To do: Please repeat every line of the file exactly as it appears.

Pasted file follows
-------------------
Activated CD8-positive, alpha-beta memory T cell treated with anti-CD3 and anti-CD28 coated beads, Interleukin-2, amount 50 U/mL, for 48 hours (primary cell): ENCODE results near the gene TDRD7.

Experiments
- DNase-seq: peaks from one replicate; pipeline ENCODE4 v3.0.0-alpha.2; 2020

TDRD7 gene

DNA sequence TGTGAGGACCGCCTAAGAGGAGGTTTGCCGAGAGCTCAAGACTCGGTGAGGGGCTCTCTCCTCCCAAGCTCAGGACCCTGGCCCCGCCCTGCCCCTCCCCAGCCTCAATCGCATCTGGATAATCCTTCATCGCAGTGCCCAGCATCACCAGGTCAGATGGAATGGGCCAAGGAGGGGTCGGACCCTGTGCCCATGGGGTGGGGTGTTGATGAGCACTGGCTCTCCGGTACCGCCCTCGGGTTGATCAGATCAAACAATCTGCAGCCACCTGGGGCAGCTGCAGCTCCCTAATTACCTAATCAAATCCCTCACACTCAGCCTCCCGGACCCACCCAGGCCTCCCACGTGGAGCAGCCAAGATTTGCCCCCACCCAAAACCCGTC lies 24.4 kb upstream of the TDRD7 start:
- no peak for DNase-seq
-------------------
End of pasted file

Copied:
Activated CD8-positive, alpha-beta memory T cell treated with anti-CD3 and anti-CD28 coated beads, Interleukin-2, amount 50 U/mL, for 48 hours (primary cell): ENCODE results near the gene TDRD7.

Experiments
- DNase-seq: peaks from one replicate; pipeline ENCODE4 v3.0.0-alpha.2; 2020

TDRD7 gene

DNA sequence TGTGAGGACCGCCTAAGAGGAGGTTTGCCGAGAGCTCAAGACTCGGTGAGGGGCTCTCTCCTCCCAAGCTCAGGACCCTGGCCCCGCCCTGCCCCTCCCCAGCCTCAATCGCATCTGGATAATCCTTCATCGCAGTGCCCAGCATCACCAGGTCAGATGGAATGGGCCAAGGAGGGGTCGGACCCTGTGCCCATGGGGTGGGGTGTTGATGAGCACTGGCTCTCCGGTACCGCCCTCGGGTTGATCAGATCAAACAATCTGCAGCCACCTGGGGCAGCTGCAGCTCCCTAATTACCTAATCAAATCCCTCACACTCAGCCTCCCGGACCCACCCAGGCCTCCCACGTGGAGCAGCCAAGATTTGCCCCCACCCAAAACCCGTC lies 24.4 kb upstream of the TDRD7 start:
- no peak for DNase-seq